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MEX - Editorial



Author: Hruday Pabbisetty
Tester: Alexey Zayakin
Editorialist: Jakub Safin




sorting, greedy algorithms


You are given a multiset of non-negative integers of size $N$; maximise its minimum excluded non-negative integer by adding at most $K$ integers to it.


Sort $S_1,\dots,S_N$, remove duplicate elements. Greedily add numbers between elements $S_i$, the answer is the smallest number you can't add; it's possible to add all numbers between two consecutive elements at once.


If we want the mex to be $\ge k$, we need to have all integers $0$ through $k-1$ in the multiset.

The most straightforward algorithm would be to go through non-negative integers in increasing order. We can ignore integers that are already in the multiset. Whenever encountering an integer $x$ that's not in the multiset, we need to add it - if we didn't do it, the mex would be at most $x$. The first such integer which we can't add to our multiset (because we already added $K$ of them) is the maximum possible mex.

If we simply mark the numbers from the initial multiset in an array of size $\mathrm{max}S$, we can determine if a number is in the initial multiset in $O(1)$ and the time complexity of this greedy algorithm is $O(\mathrm{max}S+K+N)$, since we only need to process at most $K+N$ integers before stopping; the memory complexity is $O(\mathrm{max}S)$.

The constraints are low enough that this is enough to solve the problem, but we can do better.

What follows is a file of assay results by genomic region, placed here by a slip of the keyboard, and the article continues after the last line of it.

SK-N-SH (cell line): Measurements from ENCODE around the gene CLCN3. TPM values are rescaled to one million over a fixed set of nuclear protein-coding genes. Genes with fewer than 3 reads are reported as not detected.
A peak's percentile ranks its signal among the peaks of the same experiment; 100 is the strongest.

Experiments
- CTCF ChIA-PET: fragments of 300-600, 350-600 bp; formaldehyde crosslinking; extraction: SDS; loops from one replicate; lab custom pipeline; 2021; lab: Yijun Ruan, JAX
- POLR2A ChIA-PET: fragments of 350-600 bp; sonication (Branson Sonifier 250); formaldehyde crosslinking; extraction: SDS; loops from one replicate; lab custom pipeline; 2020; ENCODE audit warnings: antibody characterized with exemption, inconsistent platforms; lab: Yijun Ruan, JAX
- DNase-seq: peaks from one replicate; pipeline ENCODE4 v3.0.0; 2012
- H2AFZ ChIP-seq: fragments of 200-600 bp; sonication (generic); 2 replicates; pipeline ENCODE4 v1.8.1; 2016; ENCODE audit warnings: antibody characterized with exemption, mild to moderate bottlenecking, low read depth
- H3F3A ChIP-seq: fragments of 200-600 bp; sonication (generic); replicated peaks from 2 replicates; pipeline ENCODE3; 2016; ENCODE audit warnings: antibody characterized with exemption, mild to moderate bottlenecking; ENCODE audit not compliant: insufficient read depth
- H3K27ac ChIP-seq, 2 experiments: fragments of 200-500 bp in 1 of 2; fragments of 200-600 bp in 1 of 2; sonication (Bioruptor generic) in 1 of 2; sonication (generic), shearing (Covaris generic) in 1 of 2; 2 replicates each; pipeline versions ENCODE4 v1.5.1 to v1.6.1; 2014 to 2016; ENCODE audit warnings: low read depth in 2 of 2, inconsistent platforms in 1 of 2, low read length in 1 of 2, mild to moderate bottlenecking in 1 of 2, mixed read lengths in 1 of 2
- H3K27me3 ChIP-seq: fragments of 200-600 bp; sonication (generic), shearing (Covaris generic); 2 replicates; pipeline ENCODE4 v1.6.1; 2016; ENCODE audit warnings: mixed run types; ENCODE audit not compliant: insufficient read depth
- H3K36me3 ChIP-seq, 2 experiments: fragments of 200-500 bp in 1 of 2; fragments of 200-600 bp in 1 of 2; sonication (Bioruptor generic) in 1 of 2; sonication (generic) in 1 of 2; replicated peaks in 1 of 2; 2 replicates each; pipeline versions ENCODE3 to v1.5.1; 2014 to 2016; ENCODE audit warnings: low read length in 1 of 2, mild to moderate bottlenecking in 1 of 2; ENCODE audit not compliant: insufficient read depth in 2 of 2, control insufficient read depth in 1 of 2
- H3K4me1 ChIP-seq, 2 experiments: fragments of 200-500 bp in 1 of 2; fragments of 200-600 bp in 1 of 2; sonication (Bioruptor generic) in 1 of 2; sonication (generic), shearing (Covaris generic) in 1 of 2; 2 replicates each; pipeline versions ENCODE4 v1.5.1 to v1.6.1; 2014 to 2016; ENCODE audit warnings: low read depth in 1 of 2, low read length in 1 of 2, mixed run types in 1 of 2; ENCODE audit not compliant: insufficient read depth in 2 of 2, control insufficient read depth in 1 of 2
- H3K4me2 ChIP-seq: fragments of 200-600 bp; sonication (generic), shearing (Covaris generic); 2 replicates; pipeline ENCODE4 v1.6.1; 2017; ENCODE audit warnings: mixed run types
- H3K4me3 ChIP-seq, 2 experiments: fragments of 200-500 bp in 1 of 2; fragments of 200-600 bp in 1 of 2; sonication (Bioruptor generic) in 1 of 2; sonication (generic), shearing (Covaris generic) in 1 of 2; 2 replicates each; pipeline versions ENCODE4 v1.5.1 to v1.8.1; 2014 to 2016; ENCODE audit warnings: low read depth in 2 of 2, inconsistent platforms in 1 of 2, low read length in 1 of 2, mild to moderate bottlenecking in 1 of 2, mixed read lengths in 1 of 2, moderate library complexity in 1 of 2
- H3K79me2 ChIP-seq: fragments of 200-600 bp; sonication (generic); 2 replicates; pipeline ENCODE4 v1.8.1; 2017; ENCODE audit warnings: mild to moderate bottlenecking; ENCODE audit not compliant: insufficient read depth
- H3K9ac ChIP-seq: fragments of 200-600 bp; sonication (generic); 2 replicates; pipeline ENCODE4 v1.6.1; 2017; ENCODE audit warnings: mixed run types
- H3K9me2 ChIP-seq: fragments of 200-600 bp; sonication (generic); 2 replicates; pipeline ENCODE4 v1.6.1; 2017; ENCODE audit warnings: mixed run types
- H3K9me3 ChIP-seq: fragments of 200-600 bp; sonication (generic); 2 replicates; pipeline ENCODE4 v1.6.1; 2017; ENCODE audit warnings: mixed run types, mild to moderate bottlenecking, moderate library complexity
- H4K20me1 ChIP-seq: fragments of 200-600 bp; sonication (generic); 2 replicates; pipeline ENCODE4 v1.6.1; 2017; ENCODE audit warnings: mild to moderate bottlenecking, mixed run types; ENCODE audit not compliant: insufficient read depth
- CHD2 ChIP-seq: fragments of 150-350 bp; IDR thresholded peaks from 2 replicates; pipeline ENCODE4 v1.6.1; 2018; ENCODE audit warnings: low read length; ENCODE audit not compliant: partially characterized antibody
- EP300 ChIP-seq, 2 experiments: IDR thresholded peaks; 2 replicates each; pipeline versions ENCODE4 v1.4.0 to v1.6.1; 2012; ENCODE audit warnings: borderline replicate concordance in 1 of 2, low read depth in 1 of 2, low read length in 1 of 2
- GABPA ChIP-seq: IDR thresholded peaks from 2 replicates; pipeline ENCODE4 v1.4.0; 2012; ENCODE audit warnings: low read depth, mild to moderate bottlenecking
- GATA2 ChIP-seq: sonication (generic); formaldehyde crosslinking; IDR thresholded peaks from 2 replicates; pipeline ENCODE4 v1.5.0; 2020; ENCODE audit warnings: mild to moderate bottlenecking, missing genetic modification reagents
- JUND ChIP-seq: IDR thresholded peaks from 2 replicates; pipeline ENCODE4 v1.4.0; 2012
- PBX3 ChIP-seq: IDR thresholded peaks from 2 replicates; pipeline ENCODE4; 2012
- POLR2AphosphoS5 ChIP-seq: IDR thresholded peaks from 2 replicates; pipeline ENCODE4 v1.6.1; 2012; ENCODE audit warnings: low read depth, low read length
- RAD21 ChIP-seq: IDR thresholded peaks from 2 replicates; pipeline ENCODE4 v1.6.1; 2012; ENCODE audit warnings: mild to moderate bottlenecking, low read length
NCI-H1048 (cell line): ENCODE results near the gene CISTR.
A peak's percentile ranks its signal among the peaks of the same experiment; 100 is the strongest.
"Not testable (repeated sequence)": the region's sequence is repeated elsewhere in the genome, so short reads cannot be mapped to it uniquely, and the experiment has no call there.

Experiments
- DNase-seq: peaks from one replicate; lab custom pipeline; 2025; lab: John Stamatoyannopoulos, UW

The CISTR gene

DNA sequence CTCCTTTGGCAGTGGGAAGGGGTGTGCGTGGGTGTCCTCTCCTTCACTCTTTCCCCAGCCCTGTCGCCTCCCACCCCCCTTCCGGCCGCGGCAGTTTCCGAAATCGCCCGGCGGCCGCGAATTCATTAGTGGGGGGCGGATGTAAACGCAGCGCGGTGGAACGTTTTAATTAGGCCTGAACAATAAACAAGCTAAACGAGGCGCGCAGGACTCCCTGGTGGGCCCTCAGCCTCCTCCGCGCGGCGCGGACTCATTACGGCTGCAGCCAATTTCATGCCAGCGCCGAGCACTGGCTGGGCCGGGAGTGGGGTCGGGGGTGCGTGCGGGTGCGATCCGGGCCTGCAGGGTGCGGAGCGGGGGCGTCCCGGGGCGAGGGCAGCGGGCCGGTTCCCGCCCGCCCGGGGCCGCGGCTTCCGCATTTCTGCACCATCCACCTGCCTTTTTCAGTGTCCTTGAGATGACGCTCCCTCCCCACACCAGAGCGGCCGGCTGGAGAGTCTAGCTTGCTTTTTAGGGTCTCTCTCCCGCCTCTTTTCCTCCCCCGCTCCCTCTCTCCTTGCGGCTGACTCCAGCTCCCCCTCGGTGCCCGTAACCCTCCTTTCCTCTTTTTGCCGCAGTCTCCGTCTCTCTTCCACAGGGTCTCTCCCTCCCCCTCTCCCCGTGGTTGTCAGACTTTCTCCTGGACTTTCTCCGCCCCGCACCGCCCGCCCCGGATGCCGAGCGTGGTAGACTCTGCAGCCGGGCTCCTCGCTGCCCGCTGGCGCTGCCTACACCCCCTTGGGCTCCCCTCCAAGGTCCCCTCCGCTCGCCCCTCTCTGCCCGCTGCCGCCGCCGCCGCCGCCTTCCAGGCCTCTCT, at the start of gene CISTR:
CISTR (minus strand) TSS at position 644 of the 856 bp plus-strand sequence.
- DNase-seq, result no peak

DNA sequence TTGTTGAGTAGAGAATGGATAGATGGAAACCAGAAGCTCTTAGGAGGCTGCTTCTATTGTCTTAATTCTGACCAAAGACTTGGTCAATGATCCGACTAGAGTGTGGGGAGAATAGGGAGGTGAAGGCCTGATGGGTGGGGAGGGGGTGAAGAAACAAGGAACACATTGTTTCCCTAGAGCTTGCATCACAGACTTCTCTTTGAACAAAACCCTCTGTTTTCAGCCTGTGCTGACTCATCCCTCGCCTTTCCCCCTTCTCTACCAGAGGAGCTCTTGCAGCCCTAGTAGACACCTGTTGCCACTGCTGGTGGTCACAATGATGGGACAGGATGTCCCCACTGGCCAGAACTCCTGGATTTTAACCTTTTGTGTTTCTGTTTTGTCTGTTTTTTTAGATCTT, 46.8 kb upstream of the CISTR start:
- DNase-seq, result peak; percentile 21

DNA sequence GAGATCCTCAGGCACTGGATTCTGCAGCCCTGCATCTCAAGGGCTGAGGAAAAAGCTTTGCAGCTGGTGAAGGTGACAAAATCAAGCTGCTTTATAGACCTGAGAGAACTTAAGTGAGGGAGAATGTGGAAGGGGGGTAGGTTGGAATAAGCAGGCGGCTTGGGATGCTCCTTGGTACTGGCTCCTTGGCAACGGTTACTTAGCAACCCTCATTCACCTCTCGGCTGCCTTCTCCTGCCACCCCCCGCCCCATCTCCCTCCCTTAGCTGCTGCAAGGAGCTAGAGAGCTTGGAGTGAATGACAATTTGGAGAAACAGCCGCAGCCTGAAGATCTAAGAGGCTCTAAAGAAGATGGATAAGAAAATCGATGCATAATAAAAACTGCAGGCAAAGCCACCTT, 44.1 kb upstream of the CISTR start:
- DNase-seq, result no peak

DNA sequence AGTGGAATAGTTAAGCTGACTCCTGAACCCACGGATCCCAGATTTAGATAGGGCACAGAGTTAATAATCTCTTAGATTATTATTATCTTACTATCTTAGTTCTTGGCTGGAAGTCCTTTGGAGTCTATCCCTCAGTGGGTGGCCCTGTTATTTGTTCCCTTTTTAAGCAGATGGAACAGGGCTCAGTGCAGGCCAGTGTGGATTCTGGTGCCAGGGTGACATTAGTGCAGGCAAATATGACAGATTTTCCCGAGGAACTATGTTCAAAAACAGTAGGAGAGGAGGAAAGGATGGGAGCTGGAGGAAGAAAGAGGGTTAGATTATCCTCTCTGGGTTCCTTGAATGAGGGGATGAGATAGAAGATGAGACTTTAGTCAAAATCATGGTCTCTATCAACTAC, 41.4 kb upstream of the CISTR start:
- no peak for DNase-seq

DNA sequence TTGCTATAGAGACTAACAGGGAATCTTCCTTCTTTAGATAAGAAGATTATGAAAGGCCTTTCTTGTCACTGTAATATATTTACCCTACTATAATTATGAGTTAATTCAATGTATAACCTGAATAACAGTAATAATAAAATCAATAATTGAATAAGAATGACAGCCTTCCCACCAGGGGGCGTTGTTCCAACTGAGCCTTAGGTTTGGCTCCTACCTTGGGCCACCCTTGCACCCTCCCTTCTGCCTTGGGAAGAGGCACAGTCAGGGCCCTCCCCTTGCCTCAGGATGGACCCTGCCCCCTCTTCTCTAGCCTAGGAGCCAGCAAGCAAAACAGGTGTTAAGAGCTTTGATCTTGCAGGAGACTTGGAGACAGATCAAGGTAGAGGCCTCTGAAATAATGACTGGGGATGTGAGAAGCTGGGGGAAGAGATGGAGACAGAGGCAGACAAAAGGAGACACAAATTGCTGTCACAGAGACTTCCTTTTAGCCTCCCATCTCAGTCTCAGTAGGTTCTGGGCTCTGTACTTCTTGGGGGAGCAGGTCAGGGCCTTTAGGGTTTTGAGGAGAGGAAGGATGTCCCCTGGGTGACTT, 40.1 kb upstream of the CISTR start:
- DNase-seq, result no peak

A faster solution

Let's make this algorithm independent on $\mathrm{max}S$.

We can sort the array $S_{1..N}$ in non-decreasing order and discard duplicate elements, since the mex doesn't depend on how many times each number occurs in the multiset, only which numbers; as we go through all non-negative integers, we can remember the index of the last element $S_i$ we encountered (or $i=0$ if we haven't encountered any yet). If $i < N$, then we know that the next number we could encounter that's in the multiset is $S_{i+1}$; when that happens, we can just increment $i$ by 1.

With this approach, we only need $O(1)$ time with $O(N)$ memory to check if a number is in the initial multiset and sorting takes $O(N\log{N})$, so the whole algorithm takes $O(N\log{N}+K)$ time and $O(N)$ memory.

An even faster solution

Let's make it independent on $K$, too.

Look at what we're doing so far after sorting $S$ and removing duplicates: add all numbers from $0$ up to $S_1-1$ if we can, skip $S_1$, add all numbers from $S_1+1$ up to $S_2-1$ if we can, skip $S_2$, etc. Instead of adding numbers in a range $[x,y]$ one by one, why not just subtract $y-x+1$ from $K$, since it has the same effect?

So, we can simply go through the numbers $S_{1..N}$ and for each $S_i$, subtract $S_i-1-S_{i-1}$ from $K$ (we can consider $S_0=-1$ so that we're subtracting $S_1$ for $i=1$). As soon as we can't do this, because $K < S_i-1-S_{i-1}$, the only numbers we can add are $S_{i-1}+1$ through $S_{i-1}+K$ and the answer will be $S_{i-1}+K+1$.

Naturally, if this didn't happen for any $i$, then we should be adding numbers starting from $S_N+1$; the first number we couldn't add is $S_N+1+K$, so that will be the answer.

This solution takes just $O(N\log{N})$ time and $O(N)$ memory. There's an additional $\log$ factor, but we can solve the problem even for very large values of $K$ and $S_{1..N}$.


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asked 06 Oct '17, 19:41

xellos0's gravatar image

accept rate: 10%

edited 17 Oct '17, 10:44

admin's gravatar image

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i have implemented similar kind of solution but it's failing can any one please tell at what test case it's failing. The below is my solution


answered 17 Oct '17, 22:58

prasadram126's gravatar image

accept rate: 0%

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question asked: 06 Oct '17, 19:41

question was seen: 1,196 times

last updated: 17 Oct '17, 22:58